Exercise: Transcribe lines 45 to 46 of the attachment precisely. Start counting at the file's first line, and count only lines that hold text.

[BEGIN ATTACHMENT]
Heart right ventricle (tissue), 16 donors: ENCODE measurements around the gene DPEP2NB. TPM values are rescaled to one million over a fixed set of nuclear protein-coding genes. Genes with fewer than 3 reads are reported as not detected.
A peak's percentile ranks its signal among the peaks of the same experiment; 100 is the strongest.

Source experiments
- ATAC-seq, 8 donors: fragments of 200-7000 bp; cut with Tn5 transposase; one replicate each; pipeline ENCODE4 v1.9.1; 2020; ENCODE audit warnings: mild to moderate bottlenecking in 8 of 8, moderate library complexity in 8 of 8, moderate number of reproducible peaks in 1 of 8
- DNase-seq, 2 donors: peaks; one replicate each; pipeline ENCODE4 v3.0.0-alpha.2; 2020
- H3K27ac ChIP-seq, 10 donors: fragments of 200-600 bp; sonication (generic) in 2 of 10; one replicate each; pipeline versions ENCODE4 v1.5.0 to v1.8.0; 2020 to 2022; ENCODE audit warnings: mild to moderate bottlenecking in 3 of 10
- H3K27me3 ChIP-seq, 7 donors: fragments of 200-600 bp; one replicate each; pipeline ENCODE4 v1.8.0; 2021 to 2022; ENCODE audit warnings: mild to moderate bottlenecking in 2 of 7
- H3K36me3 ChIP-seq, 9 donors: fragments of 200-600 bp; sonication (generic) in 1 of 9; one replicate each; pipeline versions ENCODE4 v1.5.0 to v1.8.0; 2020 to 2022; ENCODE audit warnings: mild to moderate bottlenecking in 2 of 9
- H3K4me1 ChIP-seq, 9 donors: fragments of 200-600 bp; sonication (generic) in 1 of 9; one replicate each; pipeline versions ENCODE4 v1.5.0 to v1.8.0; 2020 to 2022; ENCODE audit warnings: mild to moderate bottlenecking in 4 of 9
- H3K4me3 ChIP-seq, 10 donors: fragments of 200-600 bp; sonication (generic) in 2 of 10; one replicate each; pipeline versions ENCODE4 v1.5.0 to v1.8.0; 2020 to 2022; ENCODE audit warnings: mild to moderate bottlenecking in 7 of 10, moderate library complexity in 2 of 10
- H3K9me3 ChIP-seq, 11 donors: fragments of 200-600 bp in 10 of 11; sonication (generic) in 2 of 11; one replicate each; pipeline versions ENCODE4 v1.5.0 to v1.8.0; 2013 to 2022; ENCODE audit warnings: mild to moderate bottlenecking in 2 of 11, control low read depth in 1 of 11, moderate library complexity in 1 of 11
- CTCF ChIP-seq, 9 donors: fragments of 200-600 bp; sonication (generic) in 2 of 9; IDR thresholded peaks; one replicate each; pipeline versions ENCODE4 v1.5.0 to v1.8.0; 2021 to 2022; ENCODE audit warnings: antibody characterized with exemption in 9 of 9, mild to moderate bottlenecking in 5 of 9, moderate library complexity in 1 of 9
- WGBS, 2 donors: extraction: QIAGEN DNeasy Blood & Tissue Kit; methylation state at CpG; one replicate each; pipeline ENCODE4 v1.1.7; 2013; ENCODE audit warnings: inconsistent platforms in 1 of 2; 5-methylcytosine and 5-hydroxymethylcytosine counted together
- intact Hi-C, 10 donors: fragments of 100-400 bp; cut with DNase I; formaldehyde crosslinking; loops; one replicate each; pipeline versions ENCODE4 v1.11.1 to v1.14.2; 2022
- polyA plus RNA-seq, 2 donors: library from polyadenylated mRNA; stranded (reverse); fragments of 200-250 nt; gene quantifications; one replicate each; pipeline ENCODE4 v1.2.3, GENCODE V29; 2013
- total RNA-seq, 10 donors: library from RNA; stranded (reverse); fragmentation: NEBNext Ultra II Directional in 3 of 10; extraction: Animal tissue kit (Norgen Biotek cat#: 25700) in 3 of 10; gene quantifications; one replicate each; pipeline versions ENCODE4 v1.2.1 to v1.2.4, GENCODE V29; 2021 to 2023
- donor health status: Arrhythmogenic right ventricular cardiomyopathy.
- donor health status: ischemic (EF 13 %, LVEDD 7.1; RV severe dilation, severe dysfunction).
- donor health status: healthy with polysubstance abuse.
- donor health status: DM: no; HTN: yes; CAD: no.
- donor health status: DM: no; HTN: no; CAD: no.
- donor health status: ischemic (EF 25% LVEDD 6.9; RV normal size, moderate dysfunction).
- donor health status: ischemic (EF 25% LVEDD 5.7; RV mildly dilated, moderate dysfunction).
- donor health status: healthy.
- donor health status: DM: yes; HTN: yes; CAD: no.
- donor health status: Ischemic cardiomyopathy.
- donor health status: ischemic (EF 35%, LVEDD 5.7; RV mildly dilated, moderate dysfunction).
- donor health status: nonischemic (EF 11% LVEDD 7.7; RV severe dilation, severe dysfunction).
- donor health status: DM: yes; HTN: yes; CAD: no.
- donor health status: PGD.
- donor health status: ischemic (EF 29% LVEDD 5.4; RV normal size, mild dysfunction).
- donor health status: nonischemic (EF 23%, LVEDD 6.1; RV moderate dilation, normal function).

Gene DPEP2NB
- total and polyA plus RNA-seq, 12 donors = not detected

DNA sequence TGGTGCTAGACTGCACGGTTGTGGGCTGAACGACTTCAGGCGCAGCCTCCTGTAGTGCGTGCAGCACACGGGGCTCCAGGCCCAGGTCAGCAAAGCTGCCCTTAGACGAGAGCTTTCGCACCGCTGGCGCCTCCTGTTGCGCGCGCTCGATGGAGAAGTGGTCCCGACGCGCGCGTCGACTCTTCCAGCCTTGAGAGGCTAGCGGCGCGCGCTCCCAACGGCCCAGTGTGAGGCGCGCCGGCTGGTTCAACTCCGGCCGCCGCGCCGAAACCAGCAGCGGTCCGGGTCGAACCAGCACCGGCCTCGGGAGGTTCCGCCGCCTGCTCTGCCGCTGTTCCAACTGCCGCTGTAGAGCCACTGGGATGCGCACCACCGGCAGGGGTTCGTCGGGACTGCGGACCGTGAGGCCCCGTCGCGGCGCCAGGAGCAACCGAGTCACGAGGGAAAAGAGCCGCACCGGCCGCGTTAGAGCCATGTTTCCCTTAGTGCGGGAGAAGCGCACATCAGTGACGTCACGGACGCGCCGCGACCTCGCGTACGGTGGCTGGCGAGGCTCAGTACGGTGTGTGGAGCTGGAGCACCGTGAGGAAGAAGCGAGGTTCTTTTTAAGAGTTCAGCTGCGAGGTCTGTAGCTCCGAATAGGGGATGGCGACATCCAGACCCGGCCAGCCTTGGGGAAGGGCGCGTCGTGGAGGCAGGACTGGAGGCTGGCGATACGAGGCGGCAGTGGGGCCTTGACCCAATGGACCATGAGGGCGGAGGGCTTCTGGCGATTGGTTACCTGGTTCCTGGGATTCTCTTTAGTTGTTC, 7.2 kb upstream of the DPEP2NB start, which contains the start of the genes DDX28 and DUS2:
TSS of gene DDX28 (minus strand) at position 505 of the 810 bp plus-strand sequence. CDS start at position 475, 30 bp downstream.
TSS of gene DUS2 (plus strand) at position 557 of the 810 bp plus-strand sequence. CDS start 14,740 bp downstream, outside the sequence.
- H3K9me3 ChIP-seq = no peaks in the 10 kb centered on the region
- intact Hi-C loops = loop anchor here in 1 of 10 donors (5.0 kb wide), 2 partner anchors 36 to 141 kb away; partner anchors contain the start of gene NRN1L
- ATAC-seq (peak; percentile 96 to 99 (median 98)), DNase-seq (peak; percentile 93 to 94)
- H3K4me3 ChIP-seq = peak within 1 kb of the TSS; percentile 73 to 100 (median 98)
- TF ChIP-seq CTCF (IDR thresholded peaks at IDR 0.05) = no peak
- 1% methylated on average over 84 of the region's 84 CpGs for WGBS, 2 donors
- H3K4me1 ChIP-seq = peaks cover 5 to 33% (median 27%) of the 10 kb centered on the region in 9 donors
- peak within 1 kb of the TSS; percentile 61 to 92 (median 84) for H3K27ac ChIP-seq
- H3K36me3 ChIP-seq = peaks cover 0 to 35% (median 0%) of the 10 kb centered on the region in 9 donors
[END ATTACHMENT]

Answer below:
- peak within 1 kb of the TSS; percentile 61 to 92 (median 84) for H3K27ac ChIP-seq
- H3K36me3 ChIP-seq = peaks cover 0 to 35% (median 0%) of the 10 kb centered on the region in 9 donors